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    I agree with using real events and people in my stories. They may not have a starring role, but it helps the reader anchor or orient themselves, and the more fantastical elements are more easily swallowed.

    So I refer to real events, although in my case, they usually are historic. Way back in the past.
     
  13. Commandante Lemming
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    Commandante Lemming Contributing Member Contributor

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    If your novel takes place in Boston in 2013 - it would be historically inaccurate NOT to at least mention the bombings. It defined the year for that city and riveted the whole country. The degree to which you mention it is up to you but to gloss over it would actually bother me as a reader.
     
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  14. whatsizbucket
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    whatsizbucket New Member

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    I have to agree with everyone here. Whether it was Columbine, or any other tragedy, historical accuracy is key. Reading people's comments, and reactions on message boards, and getting a feel for the reactions and other aspects of the lives affected, living or dead, will just bring the reader into your story.

    For example, if you are just going to mention anything about Columbine, you could use a TV spot with people reactions, and all the students, and their candlelit vigils, etc. Just have it as a background thing to bring things together.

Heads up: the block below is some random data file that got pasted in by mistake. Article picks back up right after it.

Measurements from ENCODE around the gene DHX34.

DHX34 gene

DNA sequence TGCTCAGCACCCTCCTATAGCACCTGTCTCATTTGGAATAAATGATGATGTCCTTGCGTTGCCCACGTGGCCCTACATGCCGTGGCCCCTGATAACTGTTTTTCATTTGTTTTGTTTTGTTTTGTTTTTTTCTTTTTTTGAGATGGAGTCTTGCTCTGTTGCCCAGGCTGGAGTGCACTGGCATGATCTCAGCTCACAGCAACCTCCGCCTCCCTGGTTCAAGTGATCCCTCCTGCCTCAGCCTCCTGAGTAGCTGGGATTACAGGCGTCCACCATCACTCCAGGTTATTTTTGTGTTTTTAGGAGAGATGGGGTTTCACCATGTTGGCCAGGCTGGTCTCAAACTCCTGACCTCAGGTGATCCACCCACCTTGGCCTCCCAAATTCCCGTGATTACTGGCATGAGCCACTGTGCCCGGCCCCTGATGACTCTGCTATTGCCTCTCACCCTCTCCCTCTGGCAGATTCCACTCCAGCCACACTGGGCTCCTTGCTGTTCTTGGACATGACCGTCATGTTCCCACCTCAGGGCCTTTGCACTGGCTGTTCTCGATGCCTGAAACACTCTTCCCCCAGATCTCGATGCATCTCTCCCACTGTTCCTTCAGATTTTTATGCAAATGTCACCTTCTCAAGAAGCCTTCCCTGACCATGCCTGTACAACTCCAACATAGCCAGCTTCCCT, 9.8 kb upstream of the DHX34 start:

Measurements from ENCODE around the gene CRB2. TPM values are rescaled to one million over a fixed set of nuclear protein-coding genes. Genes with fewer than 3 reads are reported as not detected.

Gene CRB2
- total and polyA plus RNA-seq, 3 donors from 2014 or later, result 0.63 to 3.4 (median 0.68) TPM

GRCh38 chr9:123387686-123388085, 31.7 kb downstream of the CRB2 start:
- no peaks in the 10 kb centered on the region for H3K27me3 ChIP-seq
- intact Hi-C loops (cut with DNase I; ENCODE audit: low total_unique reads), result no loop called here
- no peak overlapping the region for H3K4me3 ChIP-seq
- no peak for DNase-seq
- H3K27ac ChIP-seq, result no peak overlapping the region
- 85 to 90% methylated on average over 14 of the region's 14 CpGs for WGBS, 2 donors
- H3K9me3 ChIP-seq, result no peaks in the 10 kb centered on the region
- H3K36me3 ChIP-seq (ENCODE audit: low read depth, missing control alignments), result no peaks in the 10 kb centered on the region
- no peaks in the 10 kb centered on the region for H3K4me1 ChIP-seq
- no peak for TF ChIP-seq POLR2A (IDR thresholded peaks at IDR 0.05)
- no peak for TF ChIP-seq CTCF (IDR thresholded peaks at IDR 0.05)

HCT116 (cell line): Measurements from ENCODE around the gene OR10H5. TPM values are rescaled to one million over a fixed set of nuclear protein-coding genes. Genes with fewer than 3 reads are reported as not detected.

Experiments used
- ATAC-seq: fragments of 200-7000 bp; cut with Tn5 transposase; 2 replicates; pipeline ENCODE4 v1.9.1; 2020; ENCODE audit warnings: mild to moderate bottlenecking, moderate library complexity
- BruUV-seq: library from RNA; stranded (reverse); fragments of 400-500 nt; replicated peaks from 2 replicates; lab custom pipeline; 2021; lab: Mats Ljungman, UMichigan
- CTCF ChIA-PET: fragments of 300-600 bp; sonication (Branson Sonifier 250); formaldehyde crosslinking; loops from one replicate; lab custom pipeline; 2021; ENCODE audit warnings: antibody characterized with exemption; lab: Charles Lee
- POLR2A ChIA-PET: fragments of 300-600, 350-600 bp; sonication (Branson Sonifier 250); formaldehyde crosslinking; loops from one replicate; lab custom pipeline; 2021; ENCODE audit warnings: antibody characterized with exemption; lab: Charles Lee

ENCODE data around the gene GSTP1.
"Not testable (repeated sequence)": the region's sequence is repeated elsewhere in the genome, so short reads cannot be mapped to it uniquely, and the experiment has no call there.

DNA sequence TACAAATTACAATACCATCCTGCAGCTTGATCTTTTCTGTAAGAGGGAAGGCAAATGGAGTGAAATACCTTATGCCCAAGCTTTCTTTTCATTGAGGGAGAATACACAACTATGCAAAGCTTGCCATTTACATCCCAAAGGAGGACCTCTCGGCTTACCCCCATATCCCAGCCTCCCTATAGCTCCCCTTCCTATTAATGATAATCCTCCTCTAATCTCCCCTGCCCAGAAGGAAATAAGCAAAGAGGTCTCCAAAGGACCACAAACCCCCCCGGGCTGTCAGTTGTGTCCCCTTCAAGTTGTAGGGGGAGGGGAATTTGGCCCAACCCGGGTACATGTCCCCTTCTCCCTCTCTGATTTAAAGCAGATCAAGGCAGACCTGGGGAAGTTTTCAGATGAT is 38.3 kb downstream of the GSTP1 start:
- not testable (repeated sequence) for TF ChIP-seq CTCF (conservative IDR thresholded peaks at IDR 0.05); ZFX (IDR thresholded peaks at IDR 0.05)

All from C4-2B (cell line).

Just thinking out loud.
     
  15. jazzabel
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    jazzabel Contributing Member Contributor

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    Well, I think it's tricky. Also, I got no sense of how you intend to do this, so I'll explore a few possibilities in my answer. I have mixed real events and fiction in my stories before, but I used events from my life. Every time you want to use real events from someone else's life, you should ask for permission, or disguise it so it isn't recognisable. With massive events like terror attacks, personally, I think it would be in poor taste to change the facts of the event to suit your story. Also, it is a double edge sword of an idea, because tying in your plot with a ready-made real life event that has all the hallmarks of a suspense thriller, can be seen as lazy or even piggybacking on the popularity of the event to gain sales. The best case scenario is to simply reference it, but not make it central to the plot and to refrain from preaching and lecturing the reader with a personal point of view (unless you want to have to argue about it later on).